Evaluating the Utility of High-Resolution Spatiotemporal Air Pollution Data in Estimating Local PM2.5 Exposures in California from 2015–2018

Laura Gladson, Nicolas Garcia, Jianzhao Bi, Yang Liu, Hyung Joo Lee, Kevin Cromar

Research output: Contribution to journalArticlepeer-review


Air quality management is increasingly focused not only on across-the-board reductions in ambient pollution concentrations but also on identifying and remediating elevated exposures that often occur in traditionally disadvantaged communities. Remote sensing of ambient air pollution using data derived from satellites has the potential to better inform management decisions that address environmental disparities by providing increased spatial coverage, at high-spatial resolutions, compared to air pollution exposure estimates based on ground-based monitors alone. Daily PM2.5 estimates for 2015–2018 were estimated at a 1 km2 resolution, derived from NASA’s Moderate Resolution Imaging Spectroradiometer (MODIS) satellite instrument and the Multi-Angle Implementation of Atmospheric Correction (MAIAC) algorithm in order to assess the utility of highly refined spatiotemporal air pollution data in 92 California cities and in the 13 communities included in the California Community Air Protection Program. The identification of pollution hot-spots within a city is typically not possible relying solely on the regulatory monitoring networks; however, day-to-day temporal variability was shown to be generally well represented by nearby ground-based monitoring data even in communities with strong spatial gradients in pollutant concentrations. An assessment of within-ZIP Code variability in pollution estimates indicates that high-resolution pollution estimates (i.e., 1 km2) are not always needed to identify spatial differences in exposure but become increasingly important for larger geographic areas (approximately 50 km2). Taken together, these findings can help inform strategies for use of remote sensing data for air quality management including the screening of locations with air pollution exposures that are not well represented by existing ground-based air pollution monitors.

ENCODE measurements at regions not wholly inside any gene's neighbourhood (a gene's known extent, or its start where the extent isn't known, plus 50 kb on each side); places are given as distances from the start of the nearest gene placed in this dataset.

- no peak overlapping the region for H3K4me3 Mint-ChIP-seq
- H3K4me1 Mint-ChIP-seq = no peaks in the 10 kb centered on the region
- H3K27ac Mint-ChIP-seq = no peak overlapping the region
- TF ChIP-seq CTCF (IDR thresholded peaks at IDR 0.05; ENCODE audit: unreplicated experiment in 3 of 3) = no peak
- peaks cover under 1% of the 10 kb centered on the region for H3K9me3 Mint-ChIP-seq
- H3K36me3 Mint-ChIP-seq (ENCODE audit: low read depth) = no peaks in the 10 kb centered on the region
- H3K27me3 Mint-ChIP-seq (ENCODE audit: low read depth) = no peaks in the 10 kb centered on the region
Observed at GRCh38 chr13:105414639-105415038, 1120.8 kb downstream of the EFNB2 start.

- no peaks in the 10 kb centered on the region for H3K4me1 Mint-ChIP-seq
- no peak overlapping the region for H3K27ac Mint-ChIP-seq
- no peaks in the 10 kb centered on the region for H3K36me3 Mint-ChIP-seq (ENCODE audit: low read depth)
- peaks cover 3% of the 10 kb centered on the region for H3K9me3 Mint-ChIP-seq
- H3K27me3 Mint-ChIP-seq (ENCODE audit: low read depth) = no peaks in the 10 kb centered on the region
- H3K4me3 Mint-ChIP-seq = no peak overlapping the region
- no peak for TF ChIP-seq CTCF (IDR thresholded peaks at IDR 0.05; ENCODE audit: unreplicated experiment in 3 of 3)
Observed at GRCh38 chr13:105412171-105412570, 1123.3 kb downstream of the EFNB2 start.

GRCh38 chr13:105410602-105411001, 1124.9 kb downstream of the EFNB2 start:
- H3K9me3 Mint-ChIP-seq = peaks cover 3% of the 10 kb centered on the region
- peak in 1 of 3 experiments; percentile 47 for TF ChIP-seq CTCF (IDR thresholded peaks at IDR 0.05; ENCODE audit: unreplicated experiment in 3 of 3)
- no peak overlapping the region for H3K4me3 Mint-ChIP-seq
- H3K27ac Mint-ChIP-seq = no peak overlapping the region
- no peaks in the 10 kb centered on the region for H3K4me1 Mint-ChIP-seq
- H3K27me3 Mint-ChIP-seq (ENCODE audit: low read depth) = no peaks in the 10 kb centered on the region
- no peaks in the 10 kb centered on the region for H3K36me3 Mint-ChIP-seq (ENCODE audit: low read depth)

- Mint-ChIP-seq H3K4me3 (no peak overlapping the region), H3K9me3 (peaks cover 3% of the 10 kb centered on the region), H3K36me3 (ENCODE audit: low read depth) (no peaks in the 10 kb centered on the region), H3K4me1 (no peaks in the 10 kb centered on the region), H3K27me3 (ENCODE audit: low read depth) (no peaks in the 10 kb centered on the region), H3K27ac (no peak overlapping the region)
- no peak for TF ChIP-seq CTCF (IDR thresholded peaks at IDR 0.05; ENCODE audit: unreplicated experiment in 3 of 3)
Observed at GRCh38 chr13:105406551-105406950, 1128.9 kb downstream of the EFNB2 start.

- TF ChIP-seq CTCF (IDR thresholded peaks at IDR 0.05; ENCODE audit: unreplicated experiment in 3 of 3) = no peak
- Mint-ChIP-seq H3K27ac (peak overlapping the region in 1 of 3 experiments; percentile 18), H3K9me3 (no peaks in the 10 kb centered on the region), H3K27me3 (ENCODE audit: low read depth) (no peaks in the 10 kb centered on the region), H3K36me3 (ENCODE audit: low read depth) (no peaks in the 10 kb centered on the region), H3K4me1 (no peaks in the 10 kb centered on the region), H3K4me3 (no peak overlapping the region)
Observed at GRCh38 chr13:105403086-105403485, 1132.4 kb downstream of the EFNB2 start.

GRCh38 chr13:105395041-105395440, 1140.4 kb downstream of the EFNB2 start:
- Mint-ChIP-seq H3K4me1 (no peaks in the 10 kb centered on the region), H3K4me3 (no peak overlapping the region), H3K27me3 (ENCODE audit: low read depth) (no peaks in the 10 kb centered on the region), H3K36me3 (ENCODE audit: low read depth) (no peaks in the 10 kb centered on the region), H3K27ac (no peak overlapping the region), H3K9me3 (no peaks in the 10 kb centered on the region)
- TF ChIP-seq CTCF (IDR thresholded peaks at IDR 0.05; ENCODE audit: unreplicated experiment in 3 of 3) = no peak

Original languageEnglish (US)
Article number85
Issue number1
StatePublished - Jan 2022


  • Air pollution models
  • Air quality management
  • Exposure assessment
  • Monitoring networks
  • Satellite remote sensing

ASJC Scopus subject areas

  • Environmental Science (miscellaneous)


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